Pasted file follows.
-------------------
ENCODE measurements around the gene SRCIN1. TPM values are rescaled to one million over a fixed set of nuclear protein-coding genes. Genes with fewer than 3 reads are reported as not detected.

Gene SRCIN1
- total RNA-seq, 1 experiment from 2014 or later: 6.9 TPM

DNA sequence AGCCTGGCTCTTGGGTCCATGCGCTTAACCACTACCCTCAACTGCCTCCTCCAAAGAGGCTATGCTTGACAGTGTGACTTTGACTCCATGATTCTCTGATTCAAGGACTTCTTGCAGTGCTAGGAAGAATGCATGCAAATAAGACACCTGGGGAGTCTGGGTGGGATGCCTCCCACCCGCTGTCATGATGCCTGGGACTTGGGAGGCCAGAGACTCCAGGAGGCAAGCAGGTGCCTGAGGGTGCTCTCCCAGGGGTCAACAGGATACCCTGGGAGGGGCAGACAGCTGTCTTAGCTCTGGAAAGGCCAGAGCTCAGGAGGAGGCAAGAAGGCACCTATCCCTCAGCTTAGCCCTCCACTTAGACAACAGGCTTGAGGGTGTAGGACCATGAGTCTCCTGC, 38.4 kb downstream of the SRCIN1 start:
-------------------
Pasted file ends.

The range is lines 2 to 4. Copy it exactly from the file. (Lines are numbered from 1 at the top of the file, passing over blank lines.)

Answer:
Gene SRCIN1
- total RNA-seq, 1 experiment from 2014 or later: 6.9 TPM

DNA sequence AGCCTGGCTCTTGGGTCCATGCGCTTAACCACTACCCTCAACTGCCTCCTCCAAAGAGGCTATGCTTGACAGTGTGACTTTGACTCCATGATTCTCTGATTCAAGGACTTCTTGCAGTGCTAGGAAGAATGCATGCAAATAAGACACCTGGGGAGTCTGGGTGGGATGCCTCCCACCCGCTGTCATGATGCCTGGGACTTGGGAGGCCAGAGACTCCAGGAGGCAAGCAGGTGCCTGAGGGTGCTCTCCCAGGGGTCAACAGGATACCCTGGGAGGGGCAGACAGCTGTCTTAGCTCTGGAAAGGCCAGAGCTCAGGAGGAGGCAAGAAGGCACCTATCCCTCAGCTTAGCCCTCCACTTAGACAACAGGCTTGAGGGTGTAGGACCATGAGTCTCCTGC, 38.4 kb downstream of the SRCIN1 start: